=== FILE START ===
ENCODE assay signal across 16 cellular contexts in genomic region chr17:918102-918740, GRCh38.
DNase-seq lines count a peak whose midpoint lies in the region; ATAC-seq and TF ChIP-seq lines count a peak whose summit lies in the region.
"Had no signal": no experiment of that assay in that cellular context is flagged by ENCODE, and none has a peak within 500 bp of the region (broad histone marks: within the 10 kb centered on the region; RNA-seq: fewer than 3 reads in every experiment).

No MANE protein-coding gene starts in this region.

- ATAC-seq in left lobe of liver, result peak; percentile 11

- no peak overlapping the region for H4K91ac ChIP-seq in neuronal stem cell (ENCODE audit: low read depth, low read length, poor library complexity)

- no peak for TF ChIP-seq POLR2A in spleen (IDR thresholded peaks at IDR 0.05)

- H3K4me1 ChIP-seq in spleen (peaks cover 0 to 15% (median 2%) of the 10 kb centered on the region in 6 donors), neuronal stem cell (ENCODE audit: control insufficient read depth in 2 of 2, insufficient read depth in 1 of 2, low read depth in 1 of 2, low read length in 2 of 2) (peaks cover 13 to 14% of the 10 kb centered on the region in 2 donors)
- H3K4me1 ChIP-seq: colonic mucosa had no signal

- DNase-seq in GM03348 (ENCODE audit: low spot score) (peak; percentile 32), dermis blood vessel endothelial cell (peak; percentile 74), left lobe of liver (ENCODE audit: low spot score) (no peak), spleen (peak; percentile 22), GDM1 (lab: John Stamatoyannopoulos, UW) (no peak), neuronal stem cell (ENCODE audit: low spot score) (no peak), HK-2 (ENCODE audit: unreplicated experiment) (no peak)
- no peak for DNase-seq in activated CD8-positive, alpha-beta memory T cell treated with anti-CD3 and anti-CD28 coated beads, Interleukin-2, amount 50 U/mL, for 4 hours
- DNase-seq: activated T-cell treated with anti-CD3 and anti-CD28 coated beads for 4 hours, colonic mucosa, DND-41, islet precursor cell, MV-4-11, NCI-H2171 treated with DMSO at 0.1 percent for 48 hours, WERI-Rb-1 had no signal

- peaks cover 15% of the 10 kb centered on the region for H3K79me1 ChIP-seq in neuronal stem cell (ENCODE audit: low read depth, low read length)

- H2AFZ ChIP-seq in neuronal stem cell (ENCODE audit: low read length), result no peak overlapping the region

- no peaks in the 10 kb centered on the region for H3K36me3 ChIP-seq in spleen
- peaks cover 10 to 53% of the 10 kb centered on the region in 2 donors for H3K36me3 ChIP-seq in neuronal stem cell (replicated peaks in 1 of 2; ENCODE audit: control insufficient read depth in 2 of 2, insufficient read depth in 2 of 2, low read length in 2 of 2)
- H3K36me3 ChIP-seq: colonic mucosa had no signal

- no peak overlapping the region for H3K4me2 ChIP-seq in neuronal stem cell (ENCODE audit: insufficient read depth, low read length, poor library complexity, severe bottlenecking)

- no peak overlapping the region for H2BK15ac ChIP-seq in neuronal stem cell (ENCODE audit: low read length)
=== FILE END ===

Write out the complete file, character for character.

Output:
ENCODE assay signal across 16 cellular contexts in genomic region chr17:918102-918740, GRCh38.
DNase-seq lines count a peak whose midpoint lies in the region; ATAC-seq and TF ChIP-seq lines count a peak whose summit lies in the region.
"Had no signal": no experiment of that assay in that cellular context is flagged by ENCODE, and none has a peak within 500 bp of the region (broad histone marks: within the 10 kb centered on the region; RNA-seq: fewer than 3 reads in every experiment).

No MANE protein-coding gene starts in this region.

- ATAC-seq in left lobe of liver, result peak; percentile 11

- no peak overlapping the region for H4K91ac ChIP-seq in neuronal stem cell (ENCODE audit: low read depth, low read length, poor library complexity)

- no peak for TF ChIP-seq POLR2A in spleen (IDR thresholded peaks at IDR 0.05)

- H3K4me1 ChIP-seq in spleen (peaks cover 0 to 15% (median 2%) of the 10 kb centered on the region in 6 donors), neuronal stem cell (ENCODE audit: control insufficient read depth in 2 of 2, insufficient read depth in 1 of 2, low read depth in 1 of 2, low read length in 2 of 2) (peaks cover 13 to 14% of the 10 kb centered on the region in 2 donors)
- H3K4me1 ChIP-seq: colonic mucosa had no signal

- DNase-seq in GM03348 (ENCODE audit: low spot score) (peak; percentile 32), dermis blood vessel endothelial cell (peak; percentile 74), left lobe of liver (ENCODE audit: low spot score) (no peak), spleen (peak; percentile 22), GDM1 (lab: John Stamatoyannopoulos, UW) (no peak), neuronal stem cell (ENCODE audit: low spot score) (no peak), HK-2 (ENCODE audit: unreplicated experiment) (no peak)
- no peak for DNase-seq in activated CD8-positive, alpha-beta memory T cell treated with anti-CD3 and anti-CD28 coated beads, Interleukin-2, amount 50 U/mL, for 4 hours
- DNase-seq: activated T-cell treated with anti-CD3 and anti-CD28 coated beads for 4 hours, colonic mucosa, DND-41, islet precursor cell, MV-4-11, NCI-H2171 treated with DMSO at 0.1 percent for 48 hours, WERI-Rb-1 had no signal

- peaks cover 15% of the 10 kb centered on the region for H3K79me1 ChIP-seq in neuronal stem cell (ENCODE audit: low read depth, low read length)

- H2AFZ ChIP-seq in neuronal stem cell (ENCODE audit: low read length), result no peak overlapping the region

- no peaks in the 10 kb centered on the region for H3K36me3 ChIP-seq in spleen
- peaks cover 10 to 53% of the 10 kb centered on the region in 2 donors for H3K36me3 ChIP-seq in neuronal stem cell (replicated peaks in 1 of 2; ENCODE audit: control insufficient read depth in 2 of 2, insufficient read depth in 2 of 2, low read length in 2 of 2)
- H3K36me3 ChIP-seq: colonic mucosa had no signal

- no peak overlapping the region for H3K4me2 ChIP-seq in neuronal stem cell (ENCODE audit: insufficient read depth, low read length, poor library complexity, severe bottlenecking)

- no peak overlapping the region for H2BK15ac ChIP-seq in neuronal stem cell (ENCODE audit: low read length)